The world only increased the pressure. Great Britain and Holland warned of dire reprisals that would isolate the country including cutting off aid from the IMF and freezing Icelandic foreign bank accounts.

In the March 2010 referendum, 93% voted against repayment of the debt. The IMF immediately froze its loan. But Iceland would not be intimidated. As Grimsson said: “We were told that if we refused the international community’s conditions, we would become the Cuba of the North. But if we had accepted, we would have become the Haiti of the North.”

With the support of a furious citizenry, the government launched civil and penal investigations into those responsible for the financial crisis. As a result, the former finance minister served a two-year prison sentence while Interpol put out international arrest warrants for bankers implicated in the crash.

Icelanders did also agree on certain budget cut measures such as disbanding their military infrastructure - the Icelandic Defense Agency (IDA), ceased to exist in January ‘11.

Iceland’s New Constitution
In order to free the country from the exaggerated power of international finance and virtual money, the people of Iceland decided to draft a new constitution.

They elected twenty-five citizens from among 522 adults not belonging to any political party but recommended by at least thirty people. The constituent’s meetings were streamed on-line, and citizens could send their comments and suggestions, witnessing the document as it took shape. The constitution that emerged from this participatory democratic process was submitted to parliament for approval this fall.

The people of Greece have been told that the privatization of their public sector is the only way to keep the nation afloat. The people of Italy, Spain and Portugal are facing similar pressures. They, and the rest of us could learn a lot from Iceland, refusing to bow to foreign interests and stating loud and clear that the people can and will take their power back.

For more from the source:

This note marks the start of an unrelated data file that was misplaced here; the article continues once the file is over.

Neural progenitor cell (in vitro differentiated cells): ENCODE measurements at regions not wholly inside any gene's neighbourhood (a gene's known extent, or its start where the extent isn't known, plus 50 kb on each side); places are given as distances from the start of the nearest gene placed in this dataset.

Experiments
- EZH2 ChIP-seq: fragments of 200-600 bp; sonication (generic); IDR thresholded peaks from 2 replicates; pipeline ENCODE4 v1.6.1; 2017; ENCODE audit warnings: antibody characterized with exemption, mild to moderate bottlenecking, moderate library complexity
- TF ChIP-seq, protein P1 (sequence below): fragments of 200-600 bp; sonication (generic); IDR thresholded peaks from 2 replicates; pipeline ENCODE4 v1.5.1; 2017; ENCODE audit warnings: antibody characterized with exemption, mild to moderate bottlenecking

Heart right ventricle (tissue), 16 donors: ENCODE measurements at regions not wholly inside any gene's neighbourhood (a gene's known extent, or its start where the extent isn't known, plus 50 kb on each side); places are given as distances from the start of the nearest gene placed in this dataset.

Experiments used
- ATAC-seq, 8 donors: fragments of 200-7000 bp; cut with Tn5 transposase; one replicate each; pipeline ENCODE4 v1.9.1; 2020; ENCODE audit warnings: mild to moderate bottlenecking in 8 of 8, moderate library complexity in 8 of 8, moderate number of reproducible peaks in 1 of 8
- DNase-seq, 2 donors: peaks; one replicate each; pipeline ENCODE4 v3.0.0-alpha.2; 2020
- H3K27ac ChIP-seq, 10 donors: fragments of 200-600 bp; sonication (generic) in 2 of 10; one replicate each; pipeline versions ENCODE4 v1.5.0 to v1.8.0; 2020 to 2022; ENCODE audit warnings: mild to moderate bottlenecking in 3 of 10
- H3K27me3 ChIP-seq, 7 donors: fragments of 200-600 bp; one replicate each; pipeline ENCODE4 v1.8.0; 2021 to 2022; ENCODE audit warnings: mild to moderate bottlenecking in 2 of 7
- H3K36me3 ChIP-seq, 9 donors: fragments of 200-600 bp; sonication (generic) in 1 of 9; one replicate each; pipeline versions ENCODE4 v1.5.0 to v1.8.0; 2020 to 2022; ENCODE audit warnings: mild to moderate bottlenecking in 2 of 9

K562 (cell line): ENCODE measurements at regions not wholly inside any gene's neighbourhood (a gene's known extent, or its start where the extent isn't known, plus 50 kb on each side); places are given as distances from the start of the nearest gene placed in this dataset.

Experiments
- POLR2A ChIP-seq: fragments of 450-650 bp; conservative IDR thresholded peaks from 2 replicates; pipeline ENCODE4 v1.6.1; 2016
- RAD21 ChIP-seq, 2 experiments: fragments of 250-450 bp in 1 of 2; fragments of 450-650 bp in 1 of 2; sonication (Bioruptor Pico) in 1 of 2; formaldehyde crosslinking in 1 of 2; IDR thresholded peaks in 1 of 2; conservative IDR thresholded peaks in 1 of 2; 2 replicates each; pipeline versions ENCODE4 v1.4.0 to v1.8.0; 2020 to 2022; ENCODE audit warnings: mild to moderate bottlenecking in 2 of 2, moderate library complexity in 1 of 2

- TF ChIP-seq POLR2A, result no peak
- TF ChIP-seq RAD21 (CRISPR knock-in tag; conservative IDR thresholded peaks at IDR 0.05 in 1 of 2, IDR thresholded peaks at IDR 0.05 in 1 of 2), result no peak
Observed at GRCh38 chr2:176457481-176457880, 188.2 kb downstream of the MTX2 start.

Since: Feb 23, 2010
Posted on: January 10, 2012 7:16 pm
 

How did we get here? What's next?

You misspelled dying, you commie bastard.

As for an accidently serious statement- Greed is mankind's most powerful force. Harness it, and you have the motor of a very powerful machine.

AKA, Go Plutocrats!



Since: Sep 23, 2008
Posted on: January 10, 2012 1:19 pm
 

harnessing the working class

The communists ultimately failed to harness the working class.

During the 20th Century, it became modestly realistic for working class people, or their children, to ascend into the middle class. Service enterprise jobs have been replacing industrial jobs.  A new bottom has also undercut the working class: immigrants, "ethnics", etc. 

More recently, working class honkies have been co-opted by conservative-foisted nationalism and by wingnuts (the latter especially in the Middle East). The union movement has lost its umph, in large part.

The rise of fascism in Hungary today is particularly interesting:

 




Since: Jan 8, 2008
Posted on: January 8, 2012 12:44 pm
 

How did we get here? What's next?



Here is another attempt by those in the ruling class to keep power concentrated in their hands/party. 




Since: Jan 8, 2008
Posted on: January 8, 2012 12:37 pm
 

How did we get here? What's next?

How did we get here? What's next?

Here is what is next....ooppss ... now!
the bottom bolded is what is really disturbing.

National Defense Authorization Act for Fiscal Year 2012

From Wikipedia, the free encyclopedia

The National Defense Authorization Act (NDAA) for Fiscal Year 2012 was signed into law on December 31, 2011 by

The Act authorizes $662 billion in funding, among other things "for the defense of the United States and its interests abroad." In a signing statement, President Obama described the Act as addressing national security programs, Department of Defense health care costs, counter-terrorism within the U.S. and abroad, and military modernization. The Act also imposes new economic sanctions against (section 1045), commissions reviews of the military capabilities of countries such as , , and , and refocuses the strategic goals of NATO towards energy security. The Congressional Research Service provides a summary of the many provisions of the Act, available on the web.

The most controversial provisions to receive wide attention are contained in Title X, Subtitle D, entitled "Counter-Terrorism." In particular, sub-sections 1021 and 1022, which deal with detention of persons the government suspects of involvement in terrorism, have generated controversy as to their legal meaning and their potential implications for abuse of Presidential authority. Although the White House and Senate sponsors maintain that the already grants presidential authority for indefinite detention, the Act states that Congress "affirms" this authority and makes specific provisions as to the exercise of that authority. The detention provisions of the Act have received critical attention by, among others, the (ACLU) and some media sources which are concerned about the scope of the President's authority, including contentions that those whom they claim may be held indefinitely could include U.S. citizens arrested on American soil, including arrests by members of the Armed Forces.

Sorry for the earlier messy posting....I will get better.
Great news programming on Current TV ... The Young Turks.